2. I love the way you have described this scenario.. “reason fights reason and reason proves wrong to reason.” As I have learnt along the way, proving to be right and someone else is therefore wrong is not it – in fact it’s a long way off because in that situation there is no Equalness and no Truth.

  3. Since I have studied with Universal Medicine I have become much more aware of all energies at play through my own way of movement and those of others. The power we find in the nomination of what we feel is going on behind the physical we see. If we read that clearly we can easily bring ourselves to a stop.

  4. Ahhhhhh! Luz, this is a beautiful reminder of the conflict that arises when we refuse to stop and be re-connected with ourselves in our body. I love the simplicity you offer of the first step to initiate this pause – choosing gentleness instead of the chaos of rushing and pushing through life.
    “It is the door to surrendering which gives us the immediate possibility to feel gentleness in our bodies again”.

  5. Giving ourselves space around things, really does help us to make more loving and supportive choices for our bodies and ourselves, and this way, we get to read what is truly going on and don’t add to whatever drama is already there.

  6. Being able to STOP is still very much a learning process for me. However, when I manage to surrender and STOP then I can feel the truth and beauty of, “We all come from stillness, harmony and love, and it gets quite easy with time to stop, especially when we start realising that the entire universe really supports us to STOP!”

  7. Knowing how to stop is not easy for many of us. Stopping in today’s world is more often than not changing to the next thing we are doing, or multi-tasking. It seems uncommon to just stop, yet stopping allows the space to connect within and for a few moments be ourselves just with ourselves.

  8. Surrendering is becoming more and more familiar to me, it is something I have not been at ease with in the past because I was worried about not being in control. The more I realised I am not actually ever in control the more I realised that to surrender meant I could accept support and rather than be in control and I would then be able to get a sense of what was needed next. It became less about me and more about a bigger picture. Sometimes I didn’t relise what that bigger picture was till after I had completed my part in it, sometimes months after the event or experience. None of it really mattered though – because I had surrendered to honouring what was being called for rather than trying to protect myself and be in control.

  9. So much unnecessary harm can come from the drive to be right based on whatever ideals and beliefs the drive is founded on… yet there is nothing but truth and beauty that can come from truly surrendering and allowing things to unfold from connection to the stillness within where drive cannot exist.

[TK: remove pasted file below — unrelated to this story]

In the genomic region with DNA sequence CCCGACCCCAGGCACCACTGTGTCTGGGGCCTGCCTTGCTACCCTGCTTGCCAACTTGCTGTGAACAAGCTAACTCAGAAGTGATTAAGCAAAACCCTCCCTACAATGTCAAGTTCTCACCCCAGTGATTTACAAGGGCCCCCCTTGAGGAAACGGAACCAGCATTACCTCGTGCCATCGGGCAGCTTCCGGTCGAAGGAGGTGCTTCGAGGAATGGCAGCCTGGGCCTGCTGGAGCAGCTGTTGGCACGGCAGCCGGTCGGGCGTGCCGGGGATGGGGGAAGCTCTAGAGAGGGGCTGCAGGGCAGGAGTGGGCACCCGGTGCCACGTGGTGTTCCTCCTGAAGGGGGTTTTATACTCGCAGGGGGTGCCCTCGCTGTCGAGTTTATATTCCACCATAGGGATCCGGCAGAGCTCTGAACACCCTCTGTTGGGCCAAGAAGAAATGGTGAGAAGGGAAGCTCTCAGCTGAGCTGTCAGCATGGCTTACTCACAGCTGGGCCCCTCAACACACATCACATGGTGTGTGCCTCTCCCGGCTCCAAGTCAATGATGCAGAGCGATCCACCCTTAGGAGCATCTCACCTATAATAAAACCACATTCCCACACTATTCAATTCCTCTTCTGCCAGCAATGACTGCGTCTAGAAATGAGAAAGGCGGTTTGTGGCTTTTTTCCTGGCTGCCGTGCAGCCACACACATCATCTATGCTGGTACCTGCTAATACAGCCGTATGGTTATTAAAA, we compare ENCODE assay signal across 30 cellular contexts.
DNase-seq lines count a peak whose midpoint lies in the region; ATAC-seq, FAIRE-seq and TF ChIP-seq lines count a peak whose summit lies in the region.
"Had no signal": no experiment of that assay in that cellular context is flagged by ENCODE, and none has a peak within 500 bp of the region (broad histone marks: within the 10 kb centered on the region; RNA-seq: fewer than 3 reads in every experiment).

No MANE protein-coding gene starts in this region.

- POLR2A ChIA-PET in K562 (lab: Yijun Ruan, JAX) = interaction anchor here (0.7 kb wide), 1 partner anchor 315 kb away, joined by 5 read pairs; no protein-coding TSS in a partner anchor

10. In the past 12 hours I have had two very simple things happen that both ask me to stop and be with myself rather than the automatic doing. I can now see the second one happened because I didn’t appreciate the message in the first one! So now I have my own attention it’s the coming back to the quality of my doing that matters not the actual task being ticked off.

  11. thank you Luz, what you share absolutely makes sense – we need to stop either as a moment of repose (rest) and consideration , appreciation – before we go to the next.

  12. The true power of stop moments is the beauty of our surrender to the divine within. When we consistently begin to choose these moments, we are choosing to live and express more from who we are and that is simply glorious.

  13. So true – so many of us find it hard, if not impossible, to stop. A stop makes us see where we are at, it brings clarity. We may let things slow down a little, but there often seems to be some left-overs lingering from the moment ago, and we do not really come to a full stop, then regain the momentum back as if nothing has happened.

  14. Stop moments can be confronting as they give our body space to communicate how we have been living and this may feel uncomfortable. To me, this is why we avoid stopping and feeling, because if we feel one thing we need to feel everything we don’t want to and haven’t wanted to for a long time – thus, being in a momentum of drama and fast paced movement keeps us well distracted.

    1. Very wise Rachael. I would also add that confronting though they may be, they are also moments of release from the confines and contraction of holding tight to a way of being that isn’t true.

  15. What I also find interesting is how we avoid stop moments and how this then plays out in our daily rhythm and does it have a domino effect on our sleep and or the rhythm of the next day? Could it even be possible to consider how often we go into motion in our daily lives and if we choose space in our day to take stock and appreciate how we feel and honour our bodies, even just for a brief time. Can the consistency to keep bringing these stop moments be a major key player in un-tapping our awareness to how we feel and allow us to uncover why we have these patterns in our lives and how we can undo their hold and see them for what they are and deepen our understanding of who we are? Bringing stop moments is a great place to start and to build connection to life and the symbiotic nature of the all.